Common Law Pleadings

The situation:

The defendant has filed in this Court of Record, an answer to a non-existent complaint. But, a plea (answer) to the declaration (action) is expected.

The plaintiff will stipulate to one of two propositions chosen by the defense:
A. The answer will be accepted as a plea to the action, and plaintiff will file a replication, or
B. Defendant will be given time to amend the answer so as to present a proper plea to the court.

---------           --------------------------------
 1 Declaration       2 Plea in Confession and Avoidance
 3 Replication       4 Rejoinder
 5 Surrejoinder      6 Rebutter
 7 Surrebutter       8 Rebutter
 9 Surrebutter      10 Rebutter
11 Surrebutter            .
   .                   .
   .                   .
[ad infinitum]


The action you filed is also properly called a "declaration"
The answer they file is should be referred to as a "plea", which is short for a "plea in confession and avoidance".
The reply to the plea is called a "replication".

In court today, use the words "declaration", "plea", and "replication".

The response to the replication is called a "rejoinder".
The response to the "rejoinder" is called a "surrejoinder".
The response to the "surrejoinder" is called a "rebutter".

After that, the names of the papers do not change.

The idea is to narrow down the issues in that back-and-forth filing.

Don't get trapped into discussing the meaning of the words. If you get challenged on their meaning, simply say that "I'd be happy to go into that in the future, but I did not come here prepared to deal with that today. Perhaps you could get a more reliable definition from the law dictionary than what I am prepared to deliver today."


After the Declaration, [both] the Parties must, at each Stage of the Proceedings in the Action, either:

    (I) Demur, or
   (II) Plead:
        (A) A Dilatory Plea, or
        (B) A Peremptory Plea, or Plea in Bar

Demur: to dispute the Rule of Law relied upon by the Plaintiff raises the Issue of Law Triable by the Court;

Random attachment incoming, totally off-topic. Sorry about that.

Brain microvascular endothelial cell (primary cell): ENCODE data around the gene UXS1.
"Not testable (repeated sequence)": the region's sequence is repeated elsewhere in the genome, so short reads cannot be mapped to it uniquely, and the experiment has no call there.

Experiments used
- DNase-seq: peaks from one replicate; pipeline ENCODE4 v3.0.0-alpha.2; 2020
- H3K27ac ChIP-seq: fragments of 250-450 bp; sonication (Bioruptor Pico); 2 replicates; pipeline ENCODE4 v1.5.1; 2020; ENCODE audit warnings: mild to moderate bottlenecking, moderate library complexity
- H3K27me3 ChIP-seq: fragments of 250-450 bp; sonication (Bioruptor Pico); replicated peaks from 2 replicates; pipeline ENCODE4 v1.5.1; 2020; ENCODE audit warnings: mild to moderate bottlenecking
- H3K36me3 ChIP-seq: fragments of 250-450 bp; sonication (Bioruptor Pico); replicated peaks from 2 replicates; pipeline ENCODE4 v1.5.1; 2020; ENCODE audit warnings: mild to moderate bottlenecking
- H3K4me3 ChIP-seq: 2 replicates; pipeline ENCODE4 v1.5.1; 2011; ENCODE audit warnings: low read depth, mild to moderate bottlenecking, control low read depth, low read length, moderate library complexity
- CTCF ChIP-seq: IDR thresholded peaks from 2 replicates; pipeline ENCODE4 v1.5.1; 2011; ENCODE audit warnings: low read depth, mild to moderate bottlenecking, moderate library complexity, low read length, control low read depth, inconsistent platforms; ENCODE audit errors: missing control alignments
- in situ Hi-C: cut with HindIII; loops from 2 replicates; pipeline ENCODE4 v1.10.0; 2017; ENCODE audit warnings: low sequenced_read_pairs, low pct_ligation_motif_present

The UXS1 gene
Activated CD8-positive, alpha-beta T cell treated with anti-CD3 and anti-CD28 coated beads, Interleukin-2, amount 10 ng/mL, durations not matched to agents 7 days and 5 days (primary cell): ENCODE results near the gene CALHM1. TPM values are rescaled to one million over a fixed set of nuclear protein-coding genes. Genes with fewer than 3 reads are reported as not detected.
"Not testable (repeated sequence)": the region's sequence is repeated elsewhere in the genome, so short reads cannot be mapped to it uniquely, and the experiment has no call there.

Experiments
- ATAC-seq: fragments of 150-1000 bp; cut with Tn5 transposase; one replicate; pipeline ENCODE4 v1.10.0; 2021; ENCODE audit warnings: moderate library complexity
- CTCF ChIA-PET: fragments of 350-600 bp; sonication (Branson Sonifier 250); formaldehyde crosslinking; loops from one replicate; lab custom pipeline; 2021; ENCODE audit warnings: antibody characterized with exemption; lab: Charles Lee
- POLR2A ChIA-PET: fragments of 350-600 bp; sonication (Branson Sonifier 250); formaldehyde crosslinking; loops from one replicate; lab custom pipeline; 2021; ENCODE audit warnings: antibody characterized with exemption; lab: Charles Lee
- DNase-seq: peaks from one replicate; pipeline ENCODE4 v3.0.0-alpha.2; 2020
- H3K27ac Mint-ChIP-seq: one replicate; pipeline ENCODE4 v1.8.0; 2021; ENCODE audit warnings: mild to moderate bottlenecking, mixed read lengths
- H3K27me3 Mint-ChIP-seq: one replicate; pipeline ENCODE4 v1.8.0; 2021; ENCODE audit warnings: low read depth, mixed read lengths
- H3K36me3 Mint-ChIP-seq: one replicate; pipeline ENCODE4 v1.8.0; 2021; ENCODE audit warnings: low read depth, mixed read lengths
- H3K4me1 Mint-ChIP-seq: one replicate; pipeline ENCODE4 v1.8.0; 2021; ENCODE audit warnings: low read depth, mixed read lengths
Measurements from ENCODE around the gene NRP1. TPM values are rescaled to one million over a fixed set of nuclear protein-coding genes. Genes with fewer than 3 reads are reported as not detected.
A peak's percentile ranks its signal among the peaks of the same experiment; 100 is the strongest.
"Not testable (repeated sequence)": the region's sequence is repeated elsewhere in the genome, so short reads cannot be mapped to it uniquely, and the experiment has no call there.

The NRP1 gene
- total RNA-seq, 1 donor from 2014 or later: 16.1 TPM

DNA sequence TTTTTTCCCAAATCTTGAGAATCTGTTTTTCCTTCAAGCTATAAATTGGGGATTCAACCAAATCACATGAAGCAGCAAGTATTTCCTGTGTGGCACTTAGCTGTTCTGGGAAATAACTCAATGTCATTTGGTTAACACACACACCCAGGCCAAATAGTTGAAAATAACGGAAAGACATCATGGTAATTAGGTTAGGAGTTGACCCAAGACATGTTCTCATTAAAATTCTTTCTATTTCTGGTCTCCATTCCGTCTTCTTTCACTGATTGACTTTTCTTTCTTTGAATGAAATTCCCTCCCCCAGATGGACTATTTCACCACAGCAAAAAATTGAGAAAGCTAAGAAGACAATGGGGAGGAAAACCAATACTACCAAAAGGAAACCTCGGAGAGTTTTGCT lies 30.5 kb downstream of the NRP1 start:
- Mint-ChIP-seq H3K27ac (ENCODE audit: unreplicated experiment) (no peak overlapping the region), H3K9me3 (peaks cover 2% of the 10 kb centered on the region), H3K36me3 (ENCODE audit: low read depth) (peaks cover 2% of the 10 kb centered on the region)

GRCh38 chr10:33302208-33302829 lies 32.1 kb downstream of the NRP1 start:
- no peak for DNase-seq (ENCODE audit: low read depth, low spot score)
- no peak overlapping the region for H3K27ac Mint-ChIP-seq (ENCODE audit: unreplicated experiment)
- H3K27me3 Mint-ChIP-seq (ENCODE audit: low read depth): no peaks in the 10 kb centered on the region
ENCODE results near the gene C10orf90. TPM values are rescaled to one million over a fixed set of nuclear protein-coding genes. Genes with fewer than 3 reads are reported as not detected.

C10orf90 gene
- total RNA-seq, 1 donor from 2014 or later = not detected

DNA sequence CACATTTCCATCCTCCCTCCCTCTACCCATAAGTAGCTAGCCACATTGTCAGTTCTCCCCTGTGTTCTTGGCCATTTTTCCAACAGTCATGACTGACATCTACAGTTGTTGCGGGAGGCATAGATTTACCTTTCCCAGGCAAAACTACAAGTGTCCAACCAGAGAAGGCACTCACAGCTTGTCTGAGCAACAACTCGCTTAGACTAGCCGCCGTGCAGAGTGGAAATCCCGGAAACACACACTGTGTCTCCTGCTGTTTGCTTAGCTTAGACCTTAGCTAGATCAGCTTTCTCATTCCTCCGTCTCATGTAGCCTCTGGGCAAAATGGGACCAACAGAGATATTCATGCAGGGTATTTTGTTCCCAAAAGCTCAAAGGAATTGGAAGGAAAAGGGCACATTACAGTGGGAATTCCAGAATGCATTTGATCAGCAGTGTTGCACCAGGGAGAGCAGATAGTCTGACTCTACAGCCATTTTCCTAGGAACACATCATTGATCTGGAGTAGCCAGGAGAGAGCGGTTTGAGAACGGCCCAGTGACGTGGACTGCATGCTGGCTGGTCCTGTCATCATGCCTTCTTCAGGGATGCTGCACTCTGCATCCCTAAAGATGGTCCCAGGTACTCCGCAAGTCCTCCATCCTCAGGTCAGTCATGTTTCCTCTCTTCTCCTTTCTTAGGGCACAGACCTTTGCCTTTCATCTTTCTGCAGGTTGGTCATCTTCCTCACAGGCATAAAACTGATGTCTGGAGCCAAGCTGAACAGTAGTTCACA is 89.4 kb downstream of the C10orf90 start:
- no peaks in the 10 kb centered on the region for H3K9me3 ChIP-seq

Plea: to dispute the Combination of Facts relied upon by the plaintiff raises an Issue of Fact, Triable by the Jury.

Dilatory Plea: to prevent the Entry of a Final Judgment on the Merits.
Plea in Bar: to bring about a Final Judgment on the Merits.

The following is taken from Koffler, "COMMON LAW PLEADING," page 80:



On the Appearance of the Parties, the Pleadings Commence. The Various Pleadings and their order are as follows:


   (I) The Declaration of the plaintiff.
  (II)     The Dilatory Pleas of the defendant.
 (III)     The Demurrer or Plea of the defendant.
  (IV) The Demurrer or Replication of the plaintiff.
   (V)     The Demurrer or Rejoinder of the defendant.
  (VI) The Demurrer or Surrejoinder of the plaintiff.
 (VII)     The Demurrer or Rebutter of the defendant.
(VIII) The Demurrer or Surrebutter of the plaintiff.

     Mode of Pleading

STEPHEN thus describes how the Pleadings were once orally delivered.[53] "As the appearance was an actual one, so the Pleading was an Oral Altercation in Open Court, in presence of the Judges. . . . These Oral Pleadings were delivered either by the Party himself or his Pleader, called "narrator' and 'advocatus'; and it seems that the Rule was then already established that non but a regular advocate (or, according to the more modern term, 'barrister') could be a Pleader in a cause not his own.
NOTE [53]. Stephen, A Treatise on the Principles of Pleading In Civil Actions, c. I, Of the Proceedings in An Action, from Its Commencement To Its Termination, 59, 60 (3rd ed. by Tyler, Washington, D. C. 1893).

"It was the office of the Judges to superintend, or, according to the allusion of a learned writer, moderate the oral contention thus conducted before them. In doing this, their general aim was to compel the Pleaders so to manage their Alternate Allegations as at length to arrive at some specific point or matter affirmed on the one side and denied on the other. When this matter was attained, if it proved to be a Point of Law, it fell, of course, to the decision of the Judges themselves, to whom alone the adjudication of all legal questions belonged; but, if a Point of Fact, the parties then, by mutual agreement, referred it to one of the various Methods of Trial then practiced, or to such Trial as the Court should think proper. This result being attained, the parties were said to be at issue (ad exitum; that is, at the end of their pleading). The question, so set apart for decision was itself called 'the issue', and was designated, according to its nature, either as an 'issue in fact' or an 'issue in law'. The whole proceeding then closed, in case of an Issue in Fact, by an award or order of the Court, directing the institution, at a given time, of the Mode of Trial fixed upon; or, in case of an Issue in Law, by an adjournment of the parties to a given day, when the Judges should be prepared to pronounce their decision."

The practice of oral pleading has long since ceased. The Modern Practice is to draw up Written Pleadings in typewritten form, and file them in the office of the proper officer of the court, usually the Clerk's office. Here the opposite party may examine a pleading, or he may procure a copy from the officer; or it may be that under the statutes of the particular state, or a Rule of the Court, a copy may be required to be delivered to him. When the Pleadings are thus filed they become a part of the Record of the cause. They are not, as formerly, transcribed, but are themselves properly indorsed and kept on file as part of the Record.